BACK IN May 2020, when the COVID-19 pandemic was still largely uncharted territory, we wondered if the state-mandated lockdowns of “non-essential” businesses, social distancing, wearing masks, disinfecting public spaces and screening for symptoms of illness would become a regular part of doing business in Virginia.
Those rules are now up for either revision or repeal. In a letter to the 14-member Virginia Safety and Health Codes Board, Gov. Ralph Northam stated that while the first state COVID-19 rules in the nation saved lives, they are no longer in sync with guidance provided by the Centers for Disease Control and Prevention or with “improving conditions across the Commonwealth.”
Fifteen months into the worst pandemic in a hundred years, there is now more data to show what worked—and what didn’t.
A year ago, Shane Chalke, a former editor and referee at the North American Actuarial Journal, told The Free Lance–Star that by analyzing publicly available data released by the CDC, the Virginia Department of Health, and other state health departments across the nation, it was already clear to him that the risk of dying from COVID-19 was largely based on age. For that reason, he advised state and local government officials to “unlock demographically, not geographically.”
Actuaries use hard data to calculate risk. A year later, Chalke’s analysis turned out to be spot on, although few authorities took his advice.
As early as April 2020, when Chalke did his first coronavirus mortality study, he found that “the mortality rate was insignificant for those under 60, and disproportionately hit those with pre-existing morbidities. This had profound implications for public policy, but the emerging understanding was largely ignored. As a society, we could have done much more to protect seniors, and not squandered resources attempting to protect the young.”
More recent data bears this out. As of June 9, 2021, people over the age of 65 accounted for 467,294 out of 586,659 total deaths from COVID-19 nationwide—or nearly 80 percent. Had government officials, including Gov. Northam, a physician, heeded Chalke’s advice last year, nursing homes and assisted living facilities in the commonwealth would have remained in quarantine, not schools and colleges.
The second lesson was that the information given to the public by the CDC was deeply flawed. “The CDC data was nearly useless,” Chalke noted. “The worst was the frequent characterization of historical revisions as current surges. We also saw many jurisdictions double count cases by inferring that each COVID test was a unique individual. I hope that the CDC develops reporting and definitional standards now for anything that might happen in the future.”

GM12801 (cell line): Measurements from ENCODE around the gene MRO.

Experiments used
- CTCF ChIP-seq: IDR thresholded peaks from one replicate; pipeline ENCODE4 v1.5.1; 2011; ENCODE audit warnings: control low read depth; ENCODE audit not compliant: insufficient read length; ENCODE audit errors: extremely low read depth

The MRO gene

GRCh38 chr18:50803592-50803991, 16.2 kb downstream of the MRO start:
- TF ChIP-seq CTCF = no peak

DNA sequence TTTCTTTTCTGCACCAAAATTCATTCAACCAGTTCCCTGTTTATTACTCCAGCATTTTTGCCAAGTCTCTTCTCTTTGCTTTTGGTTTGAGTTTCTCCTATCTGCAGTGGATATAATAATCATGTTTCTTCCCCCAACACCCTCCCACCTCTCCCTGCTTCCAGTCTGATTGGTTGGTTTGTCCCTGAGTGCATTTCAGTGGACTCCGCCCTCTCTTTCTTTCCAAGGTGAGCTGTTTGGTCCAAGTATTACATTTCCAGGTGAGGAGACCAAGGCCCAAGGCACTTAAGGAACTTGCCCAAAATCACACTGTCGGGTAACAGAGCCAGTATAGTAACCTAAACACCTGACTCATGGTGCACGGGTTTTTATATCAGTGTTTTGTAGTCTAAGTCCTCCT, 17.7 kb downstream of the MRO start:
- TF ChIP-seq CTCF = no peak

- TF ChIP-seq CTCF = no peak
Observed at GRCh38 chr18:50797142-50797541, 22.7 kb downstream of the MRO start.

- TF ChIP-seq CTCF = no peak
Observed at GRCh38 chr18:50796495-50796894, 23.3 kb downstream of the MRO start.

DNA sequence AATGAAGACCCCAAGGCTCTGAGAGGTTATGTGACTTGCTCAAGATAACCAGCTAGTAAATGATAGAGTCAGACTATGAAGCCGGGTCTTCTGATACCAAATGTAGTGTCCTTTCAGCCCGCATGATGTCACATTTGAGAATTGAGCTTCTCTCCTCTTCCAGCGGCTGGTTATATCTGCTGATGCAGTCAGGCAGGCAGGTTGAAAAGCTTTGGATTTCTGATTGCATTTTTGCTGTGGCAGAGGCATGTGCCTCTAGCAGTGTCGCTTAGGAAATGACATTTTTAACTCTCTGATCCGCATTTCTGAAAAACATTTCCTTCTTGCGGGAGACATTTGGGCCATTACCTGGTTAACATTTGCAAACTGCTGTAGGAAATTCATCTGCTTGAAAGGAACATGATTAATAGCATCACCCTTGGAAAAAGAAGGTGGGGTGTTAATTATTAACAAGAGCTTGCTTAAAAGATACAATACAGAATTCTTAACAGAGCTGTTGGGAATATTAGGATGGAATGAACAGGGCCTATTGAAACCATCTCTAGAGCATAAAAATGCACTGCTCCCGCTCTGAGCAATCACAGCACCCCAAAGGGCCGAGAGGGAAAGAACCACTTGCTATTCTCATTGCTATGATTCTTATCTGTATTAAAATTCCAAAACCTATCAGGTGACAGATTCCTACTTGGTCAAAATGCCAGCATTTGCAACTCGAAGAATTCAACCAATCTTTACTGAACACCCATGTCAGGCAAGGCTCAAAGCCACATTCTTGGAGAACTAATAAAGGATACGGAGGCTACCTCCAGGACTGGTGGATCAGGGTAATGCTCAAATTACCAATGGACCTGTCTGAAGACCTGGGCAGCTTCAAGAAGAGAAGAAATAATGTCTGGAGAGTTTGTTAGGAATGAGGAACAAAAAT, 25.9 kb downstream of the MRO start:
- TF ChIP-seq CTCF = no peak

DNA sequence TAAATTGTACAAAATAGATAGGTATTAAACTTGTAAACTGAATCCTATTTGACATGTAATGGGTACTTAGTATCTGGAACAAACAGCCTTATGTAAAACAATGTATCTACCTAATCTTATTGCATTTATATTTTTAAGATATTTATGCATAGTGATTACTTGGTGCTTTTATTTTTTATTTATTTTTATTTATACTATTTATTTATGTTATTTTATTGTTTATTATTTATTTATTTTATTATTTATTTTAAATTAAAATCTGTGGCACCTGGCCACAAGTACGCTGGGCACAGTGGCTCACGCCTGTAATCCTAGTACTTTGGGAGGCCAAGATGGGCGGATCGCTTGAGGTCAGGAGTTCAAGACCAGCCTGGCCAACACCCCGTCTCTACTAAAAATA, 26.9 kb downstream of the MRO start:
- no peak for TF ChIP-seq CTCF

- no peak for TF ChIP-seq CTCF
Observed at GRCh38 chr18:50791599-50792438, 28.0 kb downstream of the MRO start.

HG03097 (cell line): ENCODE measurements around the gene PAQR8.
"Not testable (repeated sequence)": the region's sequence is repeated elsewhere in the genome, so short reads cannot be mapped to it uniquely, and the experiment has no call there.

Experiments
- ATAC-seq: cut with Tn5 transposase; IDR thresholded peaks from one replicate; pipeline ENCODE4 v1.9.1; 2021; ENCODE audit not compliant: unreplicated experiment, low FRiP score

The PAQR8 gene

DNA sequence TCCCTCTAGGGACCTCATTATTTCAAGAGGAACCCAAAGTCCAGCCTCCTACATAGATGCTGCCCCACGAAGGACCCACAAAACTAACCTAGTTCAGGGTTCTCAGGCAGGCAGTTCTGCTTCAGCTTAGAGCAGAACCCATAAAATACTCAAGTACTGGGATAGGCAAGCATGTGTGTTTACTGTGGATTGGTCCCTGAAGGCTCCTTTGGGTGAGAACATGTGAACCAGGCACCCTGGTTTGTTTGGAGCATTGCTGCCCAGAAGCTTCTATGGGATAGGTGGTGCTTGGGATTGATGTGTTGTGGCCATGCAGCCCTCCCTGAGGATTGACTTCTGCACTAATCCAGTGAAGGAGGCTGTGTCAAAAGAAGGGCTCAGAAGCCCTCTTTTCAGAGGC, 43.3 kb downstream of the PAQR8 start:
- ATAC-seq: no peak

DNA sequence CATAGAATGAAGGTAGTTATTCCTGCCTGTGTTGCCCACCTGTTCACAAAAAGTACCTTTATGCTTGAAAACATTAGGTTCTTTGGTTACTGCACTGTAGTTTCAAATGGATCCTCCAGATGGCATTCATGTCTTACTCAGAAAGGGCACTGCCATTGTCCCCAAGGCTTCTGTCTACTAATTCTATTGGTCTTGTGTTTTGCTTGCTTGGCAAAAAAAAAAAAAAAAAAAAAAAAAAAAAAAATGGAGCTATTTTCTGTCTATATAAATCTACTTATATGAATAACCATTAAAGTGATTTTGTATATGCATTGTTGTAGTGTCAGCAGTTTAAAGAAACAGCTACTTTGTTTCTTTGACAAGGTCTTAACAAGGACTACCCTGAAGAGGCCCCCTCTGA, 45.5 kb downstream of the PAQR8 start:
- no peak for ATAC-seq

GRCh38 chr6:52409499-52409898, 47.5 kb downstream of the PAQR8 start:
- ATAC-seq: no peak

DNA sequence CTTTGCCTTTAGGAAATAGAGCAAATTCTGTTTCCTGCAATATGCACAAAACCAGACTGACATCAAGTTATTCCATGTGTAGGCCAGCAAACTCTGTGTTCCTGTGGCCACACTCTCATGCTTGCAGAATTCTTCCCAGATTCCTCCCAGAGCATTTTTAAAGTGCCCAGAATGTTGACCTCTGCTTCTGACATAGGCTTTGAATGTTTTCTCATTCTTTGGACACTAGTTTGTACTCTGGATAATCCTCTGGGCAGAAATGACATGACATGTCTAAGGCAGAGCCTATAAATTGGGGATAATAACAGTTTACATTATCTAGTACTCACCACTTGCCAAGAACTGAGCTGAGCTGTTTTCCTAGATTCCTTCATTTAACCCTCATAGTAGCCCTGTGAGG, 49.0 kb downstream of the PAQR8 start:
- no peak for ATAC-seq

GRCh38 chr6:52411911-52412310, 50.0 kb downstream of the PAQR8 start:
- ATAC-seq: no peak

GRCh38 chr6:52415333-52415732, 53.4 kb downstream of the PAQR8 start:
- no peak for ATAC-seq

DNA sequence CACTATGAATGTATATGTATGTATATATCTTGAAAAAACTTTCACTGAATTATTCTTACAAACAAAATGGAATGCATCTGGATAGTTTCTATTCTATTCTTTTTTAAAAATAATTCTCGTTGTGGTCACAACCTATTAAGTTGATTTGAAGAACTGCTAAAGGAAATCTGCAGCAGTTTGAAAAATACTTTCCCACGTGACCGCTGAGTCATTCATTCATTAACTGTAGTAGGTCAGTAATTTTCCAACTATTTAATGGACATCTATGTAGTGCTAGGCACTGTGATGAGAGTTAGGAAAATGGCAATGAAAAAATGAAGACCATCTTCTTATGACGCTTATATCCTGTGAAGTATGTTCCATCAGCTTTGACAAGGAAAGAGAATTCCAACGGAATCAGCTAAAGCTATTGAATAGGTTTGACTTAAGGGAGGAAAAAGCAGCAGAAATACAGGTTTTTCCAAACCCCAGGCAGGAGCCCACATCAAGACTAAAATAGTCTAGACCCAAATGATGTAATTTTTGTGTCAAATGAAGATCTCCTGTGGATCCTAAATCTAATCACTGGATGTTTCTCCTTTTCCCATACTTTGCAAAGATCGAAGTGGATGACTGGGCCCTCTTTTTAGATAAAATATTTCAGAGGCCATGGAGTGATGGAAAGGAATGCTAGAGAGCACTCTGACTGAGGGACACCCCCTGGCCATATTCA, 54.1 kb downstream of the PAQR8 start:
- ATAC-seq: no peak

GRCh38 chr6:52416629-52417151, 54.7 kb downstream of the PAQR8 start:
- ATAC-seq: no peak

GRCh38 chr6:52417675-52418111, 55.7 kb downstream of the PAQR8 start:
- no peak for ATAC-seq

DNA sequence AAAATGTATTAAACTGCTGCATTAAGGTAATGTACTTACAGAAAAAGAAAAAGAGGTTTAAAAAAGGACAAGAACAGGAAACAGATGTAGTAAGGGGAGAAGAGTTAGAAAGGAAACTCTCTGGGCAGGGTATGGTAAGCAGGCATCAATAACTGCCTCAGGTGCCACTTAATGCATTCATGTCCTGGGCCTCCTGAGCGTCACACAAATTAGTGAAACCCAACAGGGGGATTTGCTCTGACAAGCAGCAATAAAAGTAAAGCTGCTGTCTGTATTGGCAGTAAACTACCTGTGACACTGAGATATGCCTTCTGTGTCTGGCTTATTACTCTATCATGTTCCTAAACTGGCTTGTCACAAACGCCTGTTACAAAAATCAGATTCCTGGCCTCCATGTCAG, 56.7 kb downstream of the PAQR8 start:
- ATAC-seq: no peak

Given that controlling and preventing disease is CDC’s main job, the confusion caused by the federal agency precisely when accurate information was of paramount importance was a failure of momentous proportions. A complete overhaul of how CDC—and state health departments that report to it—track and report such health statistics should be undertaken immediately before another major public health emergency strikes.
The third lesson Chalke learned was that contrary to most people’s perceptions, masks and local lockdowns did little to stem the tide of the pandemic.
“Masks made little, if any difference,” Chalke noted. His study comparing rates of infection in Virginia and North Carolina “found no differences in results when the two states took quite different approaches. I happen to believe that state-mandated lockdowns were counter-productive, as they moved public activities into homes, where most of the transmission took place.”
New evidence shows that the highly contagious novel coronavirus may have arrived in the U.S. as early as December 2019, before anyone even knew what it was and before the first confirmed case was reported in Washington State on Jan. 20, 2020. A month’s head start would explain why it spread so rapidly in Virginia and elsewhere despite the government’s best efforts to contain it.
What did work? Interstate travel restrictions. “I believe the dramatic drop in interstate travel kept Wave 1 in the Northeast, Wave 2 in the Sunbelt, and Wave 3 in the Midwest,” Chalke added. “COVID eventually found its way everywhere, but the drop in travel certainly slowed it down.” As did widespread vaccinations.
Basing public policy on insufficient or faulty data not only produces bad results, it can be deadly during a public health crisis. One of the hard lessons learned from the pandemic is that the current system of reporting, gathering and analyzing infectious disease data in real time is clearly not up to the task.